Nicholas Ayala: US Empire on Decline
TEHRAN (FNA)- Nicholas Ayala, journalist and political analyst, says the US is like a “dangerous animal” which has been cornered, becoming far more ferocious and dangerous as it sees there is no escape.
Speaking in an interview with FNA, Ayala said, “The US empire is that animal and will abandon any principles it claimed to stand for (democracy, freedom, equality) if threatened further. This is what the Capitol riots taught us, as individuals risked their lives for anti-democratic and xenophobic values embodied by their leader Donald Trump.”
Nicholas Ayala is the Co-Editor at Anticonquista, an anti-imperialist media collective for the Latin American and Caribbean Diaspora. His work also includes participating in mutual aid/black solidarity groups, anti-war activism, working on and participating in solidarity delegations to Latin America.
Below is the full text of the interview:
Q: Many things happened before and after the November 2020 election inside the US. Just to name a few, there were the Capitol riots, the barricade surrounding federal and state buildings, endless protests, more and more shootings incidents, more police brutality and so on. Before the November election we saw impeachments, frenzy at both chambers at the Capitol, the US President's national speech’s text being torn and thrown into the trash can by the Speaker, hundreds of thousands of corona deaths, etc. Could such be anticipated to happen in the US, one or two decades ago?
A: Domestically the US is fragile. Before Joe Biden assumed office the Democrat and Republican parties were at a crossroads. The fringe elements of the parties, the progressives for the Democrats and the Trumpists for the Republicans, had increased in size and influence. It seemed as though there were four political parties all fighting against each other. These internal party struggles played out in the streets creating divisive moments that we witnessed all throughout 2020 and in the beginning of 2021. After Biden took office we saw him try to solve these divisions by emphasizing “unity.” Now in the Biden era, Republicans who were witnessing a growth in Trumpism have adopted Trump and his supporters as staples of conservative ideology, those conservatives that do not are alienated. On the other hand, progressives who previously fought against Biden’s moderate proposals have fully adopted Biden as their leader. The events today would have been difficult to predict a decade ago, but we cannot overlook the similarities. President Obama used progressive rhetoric to stifle progressivism while a fringe right-wing movement, called the Tea Party, developed a strong base of support and carved a name for itself in the Republican Party.
Q: On the international level, the US did not do well, either. Endless trade wars with China and the EU, conflicts with NATO members, hit backs caused by the US sanctions against over half of the world, dumping of the US dollar in international trades, new Administration’s pledge to undo Trump’s era foreign policy, as it sounds the US allies such as Israel and Saudi Arabia are not certain about the future. What is it indicative of?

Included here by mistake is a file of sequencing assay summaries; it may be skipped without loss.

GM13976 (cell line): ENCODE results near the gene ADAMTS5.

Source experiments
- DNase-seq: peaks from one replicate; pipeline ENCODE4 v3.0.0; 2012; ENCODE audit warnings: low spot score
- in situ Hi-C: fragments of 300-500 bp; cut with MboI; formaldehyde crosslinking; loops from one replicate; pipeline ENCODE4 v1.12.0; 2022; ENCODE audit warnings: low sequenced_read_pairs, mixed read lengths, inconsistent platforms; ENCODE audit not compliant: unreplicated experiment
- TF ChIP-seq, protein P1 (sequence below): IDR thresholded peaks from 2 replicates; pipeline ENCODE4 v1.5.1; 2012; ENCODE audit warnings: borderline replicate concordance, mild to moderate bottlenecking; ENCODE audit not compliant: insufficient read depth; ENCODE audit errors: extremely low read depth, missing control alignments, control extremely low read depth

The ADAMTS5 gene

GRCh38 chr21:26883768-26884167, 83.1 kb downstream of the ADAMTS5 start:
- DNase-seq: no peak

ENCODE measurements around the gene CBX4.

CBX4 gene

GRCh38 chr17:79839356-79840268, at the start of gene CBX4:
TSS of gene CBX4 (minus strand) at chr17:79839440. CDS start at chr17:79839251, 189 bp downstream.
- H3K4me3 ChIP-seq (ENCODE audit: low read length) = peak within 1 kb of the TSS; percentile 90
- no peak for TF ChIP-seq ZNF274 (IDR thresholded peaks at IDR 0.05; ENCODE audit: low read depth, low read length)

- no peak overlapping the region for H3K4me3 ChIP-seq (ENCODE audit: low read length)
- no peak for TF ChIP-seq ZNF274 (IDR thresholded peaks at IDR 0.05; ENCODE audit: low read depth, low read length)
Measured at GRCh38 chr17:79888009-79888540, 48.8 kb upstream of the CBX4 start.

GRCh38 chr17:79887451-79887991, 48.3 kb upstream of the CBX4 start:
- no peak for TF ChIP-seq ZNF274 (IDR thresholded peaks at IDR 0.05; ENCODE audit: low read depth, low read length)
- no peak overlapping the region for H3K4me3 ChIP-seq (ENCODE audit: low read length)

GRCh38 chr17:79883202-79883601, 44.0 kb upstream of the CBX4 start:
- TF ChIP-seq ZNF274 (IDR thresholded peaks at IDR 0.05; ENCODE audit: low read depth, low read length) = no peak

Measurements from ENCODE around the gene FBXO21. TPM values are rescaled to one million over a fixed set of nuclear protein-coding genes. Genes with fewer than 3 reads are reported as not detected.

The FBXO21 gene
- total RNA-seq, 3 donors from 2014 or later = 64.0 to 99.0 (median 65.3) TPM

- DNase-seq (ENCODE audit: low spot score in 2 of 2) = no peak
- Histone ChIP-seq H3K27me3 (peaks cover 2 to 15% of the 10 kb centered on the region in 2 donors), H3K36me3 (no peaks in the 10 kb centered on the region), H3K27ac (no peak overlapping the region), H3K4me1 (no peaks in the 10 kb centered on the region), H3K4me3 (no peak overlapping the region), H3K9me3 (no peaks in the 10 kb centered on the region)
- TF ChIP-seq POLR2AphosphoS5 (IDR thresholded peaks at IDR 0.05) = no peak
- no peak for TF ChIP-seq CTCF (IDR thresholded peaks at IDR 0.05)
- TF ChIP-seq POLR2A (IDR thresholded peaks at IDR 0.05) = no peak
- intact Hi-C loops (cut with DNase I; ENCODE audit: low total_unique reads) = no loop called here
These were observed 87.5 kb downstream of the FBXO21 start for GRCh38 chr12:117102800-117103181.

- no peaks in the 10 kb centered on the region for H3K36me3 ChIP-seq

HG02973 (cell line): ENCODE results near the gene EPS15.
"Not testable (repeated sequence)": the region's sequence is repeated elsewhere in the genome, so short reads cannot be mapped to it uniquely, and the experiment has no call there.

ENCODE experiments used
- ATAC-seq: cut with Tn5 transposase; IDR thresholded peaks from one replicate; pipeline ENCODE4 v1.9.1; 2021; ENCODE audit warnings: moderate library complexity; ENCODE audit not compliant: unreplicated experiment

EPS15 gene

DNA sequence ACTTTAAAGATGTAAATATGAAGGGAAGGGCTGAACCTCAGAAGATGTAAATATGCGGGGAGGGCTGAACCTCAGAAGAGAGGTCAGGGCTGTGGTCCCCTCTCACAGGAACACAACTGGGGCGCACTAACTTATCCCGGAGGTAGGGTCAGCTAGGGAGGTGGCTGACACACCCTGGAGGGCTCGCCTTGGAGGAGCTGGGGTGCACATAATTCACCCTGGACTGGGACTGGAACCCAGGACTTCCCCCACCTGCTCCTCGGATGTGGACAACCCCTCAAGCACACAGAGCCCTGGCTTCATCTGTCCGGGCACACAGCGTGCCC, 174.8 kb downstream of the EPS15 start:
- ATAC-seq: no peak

A: I think Washington knows what it wants to achieve but struggles with trying to figure out how they can do this. It knows that the end goal of US imperialism is to have every other nation’s economy structured in a way that will benefit the US. What they cannot figure out is how to do this with the rise of Russia and China who are strategically countering the US in places where US strategy is weak, like in Syria. Russia and China are using their growth to spur the growth of other nations like Cuba, Iran, and Venezuela which demonstrates a long-term strategy of building an alliance to counter US hegemony. The US response is divided: Trump and the Republicans want direct confrontation; they believe the US has the capacity to enforce its will and will not hesitate to ally with the worst types of individuals in the Global South, like Bolsonaro or Modi, to achieve this goal. Biden and the Democrats recognize that competing with foreign powers' growth requires their own alliance with the imperialist powers that have historically aligned themselves with the US.
Q: Looking like a failed state inside, and sounding unable to take a certain step abroad; what is happening to the American so-called “Empire”?
A: The US empire is on the decline. However, when we say it is on the decline it is important to define what exactly we mean. Revolution, or any kind of significant change, is not right around the corner in the United States. The best way to understand the decline of the US empire is to think of it as a dangerous animal that is frightened and cornered. When cornered, with no escape, this animal becomes far more ferocious and dangerous to the individuals trying to put it down. The US empire is that animal and will abandon any principles it claimed to stand for (democracy, freedom, equality) if threatened further. This is what the Capitol riots taught us, as individuals risked their lives for anti-democratic and xenophobic values embodied by their leader Donald Trump. The decline in the US will be slow so long as leaders like Joe Biden attempt to pass some progressive domestic reforms to appease the people. If anti-imperialists truly seek the downfall of the US empire to better the world, it must be done strategically and very carefully to minimize the potential backlash of this cornered animal.